Public Service Electric and Gas Co. (PSE&G) unveiled plans to reduce its carbon emissions by more than 81,000 tons by replacing 1,300 vehicles with hybrids and making changes in other areas of its corporate fleet.

During the next decade, the utility will invest in hybrid cars and light trucks, hybrid bucket truck prototypes, electric-drives and alternative fuels in an effort to reduce harmful emissions that contribute to global warming.

Ralph LaRossa, president and chief operating officer of PSE&G, said the program represents a continuing effort by the company to help the state achieve a goal of reducing greenhouse gas (GHG) emissions to 1990 levels by 2020, which will require a 20 percent reduction equal to approximately 46 million tons of carbon dioxide (CO2). Last month, PSE&G announced plans to invest $100 million in up-front capital to spur investment in solar energy in New Jersey.

"Action cannot be focused solely on energy, if we are to make progress in combating climate change," LaRossa said. "The fact is that transportation is New Jersey's largest source of carbon dioxide emissions, estimated to account for about half of all emissions. Focusing on transportation must be part of the strategy. To that end, we are transforming our fleet to one that is cleaner and greener - one that will allow us to make immediate gains in the reduction of greenhouse gas emissions."

PSE&G will begin its vehicle replacement program this year. Hybrids, which run on gasoline and electricity, are cleaner and more fuel efficient than vehicles equipped with traditional engines. The switch is expected to result in a reduction of 8,500 tons of CO2 and 850,000 gallons of gasoline during the next decade.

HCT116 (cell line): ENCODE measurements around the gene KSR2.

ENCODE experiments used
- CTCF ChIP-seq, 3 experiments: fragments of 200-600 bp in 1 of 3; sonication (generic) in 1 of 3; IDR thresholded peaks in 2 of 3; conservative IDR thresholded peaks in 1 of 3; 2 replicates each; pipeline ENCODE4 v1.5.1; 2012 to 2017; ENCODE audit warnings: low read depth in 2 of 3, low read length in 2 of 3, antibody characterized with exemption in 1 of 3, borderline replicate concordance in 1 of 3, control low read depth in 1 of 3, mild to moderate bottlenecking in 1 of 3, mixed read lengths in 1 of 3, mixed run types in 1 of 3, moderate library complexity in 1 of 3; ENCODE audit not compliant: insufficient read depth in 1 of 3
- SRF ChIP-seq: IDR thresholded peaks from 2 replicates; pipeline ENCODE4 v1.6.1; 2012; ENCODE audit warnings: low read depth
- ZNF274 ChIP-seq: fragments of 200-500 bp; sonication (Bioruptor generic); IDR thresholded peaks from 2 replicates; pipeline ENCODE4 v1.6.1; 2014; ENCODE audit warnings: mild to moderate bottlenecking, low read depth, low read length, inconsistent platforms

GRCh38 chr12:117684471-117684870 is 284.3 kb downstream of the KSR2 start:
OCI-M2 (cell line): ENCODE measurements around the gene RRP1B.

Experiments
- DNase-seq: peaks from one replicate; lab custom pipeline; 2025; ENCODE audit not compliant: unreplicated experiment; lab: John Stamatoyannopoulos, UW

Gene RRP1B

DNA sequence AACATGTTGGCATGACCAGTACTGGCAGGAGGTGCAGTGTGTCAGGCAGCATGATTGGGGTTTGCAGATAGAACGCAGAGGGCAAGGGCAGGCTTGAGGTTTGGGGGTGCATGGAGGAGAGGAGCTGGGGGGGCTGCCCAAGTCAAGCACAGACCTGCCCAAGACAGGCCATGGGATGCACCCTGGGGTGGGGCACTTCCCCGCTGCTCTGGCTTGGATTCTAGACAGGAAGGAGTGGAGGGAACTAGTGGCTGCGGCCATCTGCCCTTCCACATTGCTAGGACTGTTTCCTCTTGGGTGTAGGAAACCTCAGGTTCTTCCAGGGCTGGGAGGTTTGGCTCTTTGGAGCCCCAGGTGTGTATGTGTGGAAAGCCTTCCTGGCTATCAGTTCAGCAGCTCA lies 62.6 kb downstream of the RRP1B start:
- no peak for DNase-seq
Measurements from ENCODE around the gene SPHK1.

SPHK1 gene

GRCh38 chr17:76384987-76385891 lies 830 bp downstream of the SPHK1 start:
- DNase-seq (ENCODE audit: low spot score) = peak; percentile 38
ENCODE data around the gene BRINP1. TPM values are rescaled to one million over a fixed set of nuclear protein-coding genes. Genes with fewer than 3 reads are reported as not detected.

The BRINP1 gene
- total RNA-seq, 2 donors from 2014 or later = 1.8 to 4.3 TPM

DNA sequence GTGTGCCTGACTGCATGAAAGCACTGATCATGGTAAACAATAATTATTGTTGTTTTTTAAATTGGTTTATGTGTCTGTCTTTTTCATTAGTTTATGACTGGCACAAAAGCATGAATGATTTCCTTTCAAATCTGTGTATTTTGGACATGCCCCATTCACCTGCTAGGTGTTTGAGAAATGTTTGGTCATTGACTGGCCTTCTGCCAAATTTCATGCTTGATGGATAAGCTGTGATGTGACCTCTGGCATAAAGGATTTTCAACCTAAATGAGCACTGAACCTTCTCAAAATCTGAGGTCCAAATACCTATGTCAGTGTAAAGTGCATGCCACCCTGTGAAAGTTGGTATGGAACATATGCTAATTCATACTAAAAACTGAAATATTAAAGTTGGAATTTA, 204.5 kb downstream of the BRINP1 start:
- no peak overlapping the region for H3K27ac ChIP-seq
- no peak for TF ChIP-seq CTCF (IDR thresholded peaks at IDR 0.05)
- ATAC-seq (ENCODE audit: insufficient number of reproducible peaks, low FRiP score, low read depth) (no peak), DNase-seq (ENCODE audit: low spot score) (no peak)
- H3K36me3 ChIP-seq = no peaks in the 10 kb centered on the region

"This is the right choice at the right time," said Dale Bryk, senior attorney with the Natural Resources Defense Council. "PSE&G's energy-saving fleet will help New Jersey meet its ambitious global warming pollution reduction goals while demonstrating that clean energy investments can bring economic, environmental and public health benefits to the table. Both PSE&G and their customers will benefit when these hybrids hit the road."

As part of the program PSE&G will also become one of the first utilities in the nation using hybrid aerial lifts. Commonly known as bucket trucks, these specialized vehicles allow utility workers to safely assess and repair power lines located high atop utility poles. These new hybrid trucks were just recently introduced to the market with limited availability, but PSE&G has already purchased two and is scheduled to receive them later this year.

While the utility tests the new hybrid lifts for safety and durability, it will be expediting the installation of electric drive units in its 450 traditional aerial lifts. Electric drives allow utility workers to operate the lift, or the bucket, on battery power rather than keeping the engine running. A three-hour reduction in engine idle time per truck per day over the next decade will result in 6.5 million gallons of fuel savings and 73,000 tons of CO2 reduction.

"Taking action on multiple fronts is the hallmark of a company that is making climate action a priority," said Adam Markham, executive director at Clean Air - Cool Planet, a leading non-profit working to reduce greenhouse gas emissions in the Northeast. "PSE&G's program is extremely impressive. Replacing these heavy vehicles that spend much of their time idling with diesel/electric hybrids represents a win for both the environment and the bottom line."

LaRossa explained that the most effective way to cut down on harmful emissions in diesel-powered vehicles is to fuel them with bio-diesel, which is made from vegetable oils, animal fats and recycled restaurant oils. It is safe, biodegradable and produces less air pollutants than petroleum-based diesel. PSE&G began fueling the diesel powered vehicles in its fleet with bio-diesel in 2003, which has already resulted in a reduction of 7,700 tons of CO2. PSE&G will continue using bio-diesel until hybrid technology is made available for these vehicles.

"We are committed to helping the state reach the aggressive goals set forth in the Energy Master Plan -- and to leading by example," LaRossa said. "We're doing our part, and encourage other New Jersey companies to do the same."